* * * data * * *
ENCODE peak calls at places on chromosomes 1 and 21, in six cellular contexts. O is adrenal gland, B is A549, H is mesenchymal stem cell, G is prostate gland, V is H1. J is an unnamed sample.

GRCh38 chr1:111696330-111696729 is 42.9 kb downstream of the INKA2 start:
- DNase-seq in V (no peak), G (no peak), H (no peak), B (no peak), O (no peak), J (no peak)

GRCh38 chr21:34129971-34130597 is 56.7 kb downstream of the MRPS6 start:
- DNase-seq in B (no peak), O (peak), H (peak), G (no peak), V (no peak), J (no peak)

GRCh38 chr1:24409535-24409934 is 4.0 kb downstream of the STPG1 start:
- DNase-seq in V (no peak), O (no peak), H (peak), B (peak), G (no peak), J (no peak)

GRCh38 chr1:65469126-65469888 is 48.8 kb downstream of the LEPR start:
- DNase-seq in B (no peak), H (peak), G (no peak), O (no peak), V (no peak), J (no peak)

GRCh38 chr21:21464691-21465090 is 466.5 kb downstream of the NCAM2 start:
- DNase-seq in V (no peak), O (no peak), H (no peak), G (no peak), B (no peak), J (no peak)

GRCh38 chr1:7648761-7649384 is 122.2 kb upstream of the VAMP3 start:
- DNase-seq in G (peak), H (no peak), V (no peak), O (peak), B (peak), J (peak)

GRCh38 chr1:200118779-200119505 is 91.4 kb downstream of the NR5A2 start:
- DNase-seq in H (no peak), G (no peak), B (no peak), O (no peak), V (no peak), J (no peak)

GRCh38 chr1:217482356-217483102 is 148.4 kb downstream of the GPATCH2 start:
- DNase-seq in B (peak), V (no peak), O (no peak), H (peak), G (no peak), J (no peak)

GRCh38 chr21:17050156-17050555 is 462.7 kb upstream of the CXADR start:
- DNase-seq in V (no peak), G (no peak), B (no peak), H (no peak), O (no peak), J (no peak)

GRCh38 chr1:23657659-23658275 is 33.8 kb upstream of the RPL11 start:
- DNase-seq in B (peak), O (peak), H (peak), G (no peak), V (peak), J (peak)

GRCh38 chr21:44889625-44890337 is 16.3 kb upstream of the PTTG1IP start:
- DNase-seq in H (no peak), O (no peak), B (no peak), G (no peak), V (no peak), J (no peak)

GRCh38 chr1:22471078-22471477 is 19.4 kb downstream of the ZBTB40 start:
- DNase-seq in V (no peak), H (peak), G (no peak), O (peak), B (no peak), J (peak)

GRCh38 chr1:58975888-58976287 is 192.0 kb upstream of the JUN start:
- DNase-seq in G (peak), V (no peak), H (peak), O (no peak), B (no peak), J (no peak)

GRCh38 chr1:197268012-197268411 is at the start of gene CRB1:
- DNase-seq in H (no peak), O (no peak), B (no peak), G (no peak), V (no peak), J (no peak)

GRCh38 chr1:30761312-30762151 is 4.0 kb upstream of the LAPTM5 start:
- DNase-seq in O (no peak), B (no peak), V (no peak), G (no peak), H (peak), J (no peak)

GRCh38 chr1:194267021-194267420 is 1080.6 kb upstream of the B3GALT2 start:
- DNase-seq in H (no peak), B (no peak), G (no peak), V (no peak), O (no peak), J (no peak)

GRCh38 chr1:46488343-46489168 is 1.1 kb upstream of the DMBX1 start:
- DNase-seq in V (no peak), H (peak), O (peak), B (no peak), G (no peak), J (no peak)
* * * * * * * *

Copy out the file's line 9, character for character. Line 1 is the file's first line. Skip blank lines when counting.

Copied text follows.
- DNase-seq in B (no peak), H (peak), G (no peak), O (no peak), V (no peak), J (no peak)